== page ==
I3PT Certification CEO Eoin Leonard explains: “Obviously, if construction and information are well-managed and documented, the asset is better protected. What was not always obvious to us, but has come to light recently, is how relevant this approach would be to the expiry and handback process. If contracting authorities and SPVs engage in a clear and transparent way, it is absolutely feasible to achieve a harmonious handback with trackable key performance indicators.”
Leonard illustrates recent surveys have indicated a high degree of concern over the quality and fitness of existing assets. “Yet, many clients under-invest in a proper diagnosis of the challenge. This is a fatal flaw, as without a detailed diagnosis, you cannot execute an effective strategy. Our multi-disciplinary team of engineers, clerks of works and surveyors are now engaging on projects which are approaching expiry in five years or so. Our initial detailed conditional surveys are tracked on our platform and all issues are getting addressed and closed out in a live environment. We are also engaging with the SPV’s and contracting authorities to assess the standard of information management and maintenance.
He adds: “Once the diagnosis is done, we set policies and actions around how best to manage handback. This includes tracking life-cycle maintenance (ensuring that it’s done correctly) and translating the building information, O&M’s etc to modern standards, so that they are searchable and accessible. If contracting authorities and SPVs engage in a clear and transparent way, it is absolutely feasible to achieve a harmonious hand-back with trackable key performance indicators.”
Ryan points to agreements on how to do handback surveys (the level of detail to survey to and the methodology applied) will all be useful and should set the tone for a successful handback of many assets.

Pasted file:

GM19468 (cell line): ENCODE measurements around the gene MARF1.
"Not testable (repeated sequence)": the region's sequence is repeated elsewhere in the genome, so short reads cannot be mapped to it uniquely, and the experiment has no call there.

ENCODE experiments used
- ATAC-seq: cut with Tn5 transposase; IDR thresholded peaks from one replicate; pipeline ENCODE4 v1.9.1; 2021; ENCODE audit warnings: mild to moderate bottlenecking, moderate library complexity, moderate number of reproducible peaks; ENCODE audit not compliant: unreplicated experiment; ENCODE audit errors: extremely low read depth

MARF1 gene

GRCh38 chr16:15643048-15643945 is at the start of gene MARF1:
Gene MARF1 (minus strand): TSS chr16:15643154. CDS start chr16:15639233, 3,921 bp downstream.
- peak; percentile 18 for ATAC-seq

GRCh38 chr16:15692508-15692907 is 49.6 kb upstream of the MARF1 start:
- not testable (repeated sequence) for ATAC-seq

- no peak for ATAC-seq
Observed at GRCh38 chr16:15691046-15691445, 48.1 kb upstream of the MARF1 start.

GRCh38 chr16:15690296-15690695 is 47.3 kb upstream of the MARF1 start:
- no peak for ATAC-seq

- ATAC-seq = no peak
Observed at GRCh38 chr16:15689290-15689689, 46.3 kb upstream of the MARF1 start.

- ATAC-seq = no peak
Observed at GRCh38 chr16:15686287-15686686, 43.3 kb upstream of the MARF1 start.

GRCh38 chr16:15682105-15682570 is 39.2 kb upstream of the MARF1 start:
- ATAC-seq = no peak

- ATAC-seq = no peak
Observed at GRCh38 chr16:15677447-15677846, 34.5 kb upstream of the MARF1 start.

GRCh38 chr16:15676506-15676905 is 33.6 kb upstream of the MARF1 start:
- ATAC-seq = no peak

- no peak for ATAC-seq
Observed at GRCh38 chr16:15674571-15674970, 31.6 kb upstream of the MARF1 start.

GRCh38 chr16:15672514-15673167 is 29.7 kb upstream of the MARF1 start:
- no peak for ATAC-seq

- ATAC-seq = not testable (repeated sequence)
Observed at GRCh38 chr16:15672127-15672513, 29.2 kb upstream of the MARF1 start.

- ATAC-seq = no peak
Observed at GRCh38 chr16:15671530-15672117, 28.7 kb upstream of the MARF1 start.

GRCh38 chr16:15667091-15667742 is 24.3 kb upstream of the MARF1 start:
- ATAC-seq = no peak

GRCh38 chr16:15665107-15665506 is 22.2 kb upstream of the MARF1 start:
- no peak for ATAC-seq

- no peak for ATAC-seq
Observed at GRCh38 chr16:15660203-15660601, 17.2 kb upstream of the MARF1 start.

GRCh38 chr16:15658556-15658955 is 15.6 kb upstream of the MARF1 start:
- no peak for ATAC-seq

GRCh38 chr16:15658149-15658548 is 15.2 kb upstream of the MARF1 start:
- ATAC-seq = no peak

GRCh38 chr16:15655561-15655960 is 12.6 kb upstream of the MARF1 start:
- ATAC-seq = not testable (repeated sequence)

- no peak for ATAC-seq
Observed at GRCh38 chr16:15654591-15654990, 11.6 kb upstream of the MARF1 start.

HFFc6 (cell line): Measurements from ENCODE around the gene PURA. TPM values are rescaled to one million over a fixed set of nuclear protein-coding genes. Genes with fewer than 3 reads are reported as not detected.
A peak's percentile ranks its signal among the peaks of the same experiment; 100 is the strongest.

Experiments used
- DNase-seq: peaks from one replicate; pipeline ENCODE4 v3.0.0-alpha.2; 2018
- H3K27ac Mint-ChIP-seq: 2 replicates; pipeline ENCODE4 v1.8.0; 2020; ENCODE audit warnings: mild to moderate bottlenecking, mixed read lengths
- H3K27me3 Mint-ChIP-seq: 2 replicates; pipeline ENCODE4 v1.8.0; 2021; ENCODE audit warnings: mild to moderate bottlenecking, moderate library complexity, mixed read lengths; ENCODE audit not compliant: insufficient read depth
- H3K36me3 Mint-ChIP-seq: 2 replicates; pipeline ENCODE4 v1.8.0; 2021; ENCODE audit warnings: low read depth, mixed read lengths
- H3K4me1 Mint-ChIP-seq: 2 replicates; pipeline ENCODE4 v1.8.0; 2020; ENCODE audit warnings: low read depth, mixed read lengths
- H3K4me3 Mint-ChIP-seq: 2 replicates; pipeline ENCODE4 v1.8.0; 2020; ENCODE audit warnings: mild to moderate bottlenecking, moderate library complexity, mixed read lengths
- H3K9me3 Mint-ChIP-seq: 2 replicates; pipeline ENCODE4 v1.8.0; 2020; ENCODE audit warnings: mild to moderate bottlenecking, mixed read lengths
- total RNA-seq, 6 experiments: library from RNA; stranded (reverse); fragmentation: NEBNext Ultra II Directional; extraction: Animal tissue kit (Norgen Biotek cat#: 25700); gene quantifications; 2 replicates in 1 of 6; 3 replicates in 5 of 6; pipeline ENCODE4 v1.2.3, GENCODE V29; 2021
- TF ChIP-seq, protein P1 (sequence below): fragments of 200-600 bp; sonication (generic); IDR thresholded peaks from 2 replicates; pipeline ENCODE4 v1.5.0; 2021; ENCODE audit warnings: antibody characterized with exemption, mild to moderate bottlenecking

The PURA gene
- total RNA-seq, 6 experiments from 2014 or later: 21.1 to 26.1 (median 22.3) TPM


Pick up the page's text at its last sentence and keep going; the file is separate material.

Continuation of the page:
HCP Director of Consultancy Services Eddie Davies says: “The management of expiry must not be seen as only about contractual compliance, building condition, and project data and documentation, essential as all that is. Expiry presents a great opportunity for the SPVs (and their service providers and advisors) to work in collaboration with the public sector, to explore the best possible outcomes for the transferred estate.
If we do not, the risk is that we tumble into an undefined post-concession position, with limited planning or strategic thinking as to how the estate will be best managed thereafter and lose all the gathered intellectual capital. The industry is awash with ideas, and at HCP we have been thinking through this with the best of them, but the difficult task is the management of effective stakeholder dialogue to ensure that we act in time and avoid missing the opportunity expiry presents. Each project has its own dynamics, which will affect the efficacy of such work, but at HCP we think that a number of positive options should be explored.”
Co-Innovation Partnerships founding director Tim Seabrook believes a timely and well-structured exit strategy is imperative to manage drawdown through formal initiation of the disengagement process with the incumbent PFI partners.
Seabrook notes in cases where time is limited due to late starting of this process, it may be necessary to apply short-term contract extensions, additional financial incentives or other interim arrangements to avoid service disruption, especially with the very real risk of losing critical staff as the contract approaches expiry.
On this basis, he suggests it is advisable for each authority to establish an agile programme management office with a dedicated team of collaborative experts to lead and consult through this process.
Thirlwell explains handback is a complex process with a high potential for dispute, so it is key to have an approach which will avoid or minimise dispute and costly legal expenses. Assess strategically what your organisation is looking to achieve, a new FM contract, zero carbon technologies, changes to the estate; these can be delivered by engaging collaboratively in the handback process. It is important that all parties understand in detail the risks and issues for each other, so it’s crucial to ‘cover the miles’ at the start of the process. The more risks and issues that get revealed at the end of the process the more likely it is a ‘hard stop’, such as withholding the last two years of Unitary Charge, will occur.”